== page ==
3. Traditional Own Resources (2018 total: €20,200M)

    Member states collect customs duties and sugar levies, which goes directly towards the EU budget after the country deducts a 20% collection cost.

  4. Other Revenue (2018 total: €15,700M)

    This consists of various items including taxes on EU workers’ salaries, interest on late payments and fines, and contributions from non-EU countries to research programs.

Revenue might also include a budget surplus from the previous year, or net adjustments made to previous years’ financials. On the other side of the budget, the EU has a wide variety of expenditures, broken down into six main categories:

  1. Smart and Inclusive Growth (2018 total: €75,900M)

    This category focuses on boosting growth, creating jobs, and fostering economic and social cohesion through training, education, research, and social policy.

  2. Sustainable Growth: Natural Resources (2018 total: €58,000M)

    The EU allocates funding for the sustainable growth of agriculture, rural development, and fisheries. It also finances programs dedicated to climate action.

  3. Security and Citizenship (2018 total: €3,100M)

    Focused on the safety and rights of its citizens, this budget line item encompasses everything from migration and border protection to food safety and consumer protection.

  4. Global Europe (2018 total: €9,500M)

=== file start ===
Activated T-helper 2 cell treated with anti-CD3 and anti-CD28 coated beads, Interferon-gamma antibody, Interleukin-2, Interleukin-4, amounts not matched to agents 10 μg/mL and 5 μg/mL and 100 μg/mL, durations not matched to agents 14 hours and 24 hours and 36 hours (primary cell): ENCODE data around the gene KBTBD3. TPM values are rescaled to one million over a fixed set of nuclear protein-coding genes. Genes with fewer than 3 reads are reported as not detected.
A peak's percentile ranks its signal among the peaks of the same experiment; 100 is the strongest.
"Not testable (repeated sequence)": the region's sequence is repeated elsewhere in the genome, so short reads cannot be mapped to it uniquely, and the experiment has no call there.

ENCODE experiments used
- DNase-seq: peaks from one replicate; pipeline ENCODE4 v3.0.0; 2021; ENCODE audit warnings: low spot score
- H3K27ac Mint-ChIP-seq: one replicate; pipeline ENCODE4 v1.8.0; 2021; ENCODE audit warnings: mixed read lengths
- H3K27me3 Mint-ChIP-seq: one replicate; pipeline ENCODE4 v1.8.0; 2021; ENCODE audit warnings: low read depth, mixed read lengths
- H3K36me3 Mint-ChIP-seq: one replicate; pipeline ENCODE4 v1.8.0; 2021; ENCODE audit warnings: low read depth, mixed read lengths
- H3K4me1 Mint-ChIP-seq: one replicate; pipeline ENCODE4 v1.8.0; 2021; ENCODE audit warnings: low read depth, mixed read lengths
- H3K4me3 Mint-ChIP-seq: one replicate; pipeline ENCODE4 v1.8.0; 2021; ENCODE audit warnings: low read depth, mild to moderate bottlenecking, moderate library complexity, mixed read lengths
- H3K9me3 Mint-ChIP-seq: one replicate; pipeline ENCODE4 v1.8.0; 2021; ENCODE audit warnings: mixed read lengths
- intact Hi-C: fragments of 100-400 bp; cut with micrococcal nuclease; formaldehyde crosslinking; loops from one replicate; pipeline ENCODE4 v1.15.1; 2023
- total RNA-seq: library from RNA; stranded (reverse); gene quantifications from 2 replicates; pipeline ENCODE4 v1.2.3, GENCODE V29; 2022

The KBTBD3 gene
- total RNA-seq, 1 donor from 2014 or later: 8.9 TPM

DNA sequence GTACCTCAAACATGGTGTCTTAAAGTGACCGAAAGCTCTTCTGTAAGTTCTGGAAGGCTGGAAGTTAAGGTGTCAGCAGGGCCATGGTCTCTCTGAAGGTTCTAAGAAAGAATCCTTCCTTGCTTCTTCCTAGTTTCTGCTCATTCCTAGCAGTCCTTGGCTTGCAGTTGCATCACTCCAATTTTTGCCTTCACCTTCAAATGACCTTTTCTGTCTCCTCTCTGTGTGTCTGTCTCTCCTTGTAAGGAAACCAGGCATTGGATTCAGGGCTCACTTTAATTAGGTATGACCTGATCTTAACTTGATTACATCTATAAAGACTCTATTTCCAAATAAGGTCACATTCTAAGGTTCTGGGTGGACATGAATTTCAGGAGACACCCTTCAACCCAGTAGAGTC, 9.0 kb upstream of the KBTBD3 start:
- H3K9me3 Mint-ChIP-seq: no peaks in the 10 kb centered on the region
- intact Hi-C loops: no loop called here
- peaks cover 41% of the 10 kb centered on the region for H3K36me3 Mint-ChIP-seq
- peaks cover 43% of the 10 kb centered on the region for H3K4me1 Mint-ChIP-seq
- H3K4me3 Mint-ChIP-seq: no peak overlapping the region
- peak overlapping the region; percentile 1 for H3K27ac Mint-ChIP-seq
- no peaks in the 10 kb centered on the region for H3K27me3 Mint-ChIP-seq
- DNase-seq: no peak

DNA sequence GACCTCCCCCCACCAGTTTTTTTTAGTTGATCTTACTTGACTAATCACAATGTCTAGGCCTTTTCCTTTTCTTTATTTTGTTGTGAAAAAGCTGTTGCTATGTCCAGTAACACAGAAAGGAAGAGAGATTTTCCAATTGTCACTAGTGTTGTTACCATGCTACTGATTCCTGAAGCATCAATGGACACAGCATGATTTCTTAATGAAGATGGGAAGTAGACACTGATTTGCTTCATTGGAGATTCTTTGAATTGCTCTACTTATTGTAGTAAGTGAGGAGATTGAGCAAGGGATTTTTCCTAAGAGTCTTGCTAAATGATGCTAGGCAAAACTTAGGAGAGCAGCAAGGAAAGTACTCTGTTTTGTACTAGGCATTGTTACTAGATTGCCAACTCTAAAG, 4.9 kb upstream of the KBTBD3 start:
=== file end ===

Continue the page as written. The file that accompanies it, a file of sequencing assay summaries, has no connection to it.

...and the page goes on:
This covers all foreign policy, including international development and humanitarian aid.

  5. Administration (2018 total: €9,900M)

    The expenditures of all EU institutions are captured under this heading, including staff salaries, building rent, information technology and training.

  6. Special Instruments (2018 total: €200M)

    This area enables the EU to mobilize funds for unforeseen events, such as natural disasters and major world trade patterns that displace workers.

The 2018 budget resulted in a surplus of two billion Euros, but will it be balanced in future years?

The 2020 Budget and Beyond

The EU’s current budgetary framework ends in 2020. A proposal for the 2021–2027 budget has already been set forth, and council meetings are ongoing.

With Brexit’s twice-postponed deadline looming, the UK’s departure will leave a “sizable gap” in the EU budget. This could leave member states scrambling to find additional revenue sources and ways to reduce expenditures.

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Europe

Animation: How the European Map Has Changed Over 2,400 Years

The history of Europe is breathtakingly complex, but this animated map helps makes sense of 2,400 years of shifting borders and nations.

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history of europe video

How the European Map Has Changed Over 2,400 Years

The history of Europe is breathtakingly complex. While there are rare exceptions like Andorra and Portugal, which have had remarkably static borders for hundreds of years, jurisdiction over portions of the continent’s landmass has changed hands innumerable times.

Today’s video comes to us from YouTube channel Cottereau, and it shows the evolution of European map borders starting from 400 BC. Empires rise and fall, invasions sweep across the continent, and modern countries slowly begin to take shape (with the added bonus of an extremely dramatic instrumental).

Below are nine highlights and catalysts that shifted the dividing lines of the European map:

146 BC – A Year of Conquest

146 BC was a year of conquest and expansion for the Roman Republic. The fall of Carthage left the Romans in control of territory in North Africa, and the ransack and destruction of the Greek city-state of Corinth also kickstarted an era of Roman influence in that region. These decisive victories paved the way for the Roman Empire’s eventual domination of the Mediterranean.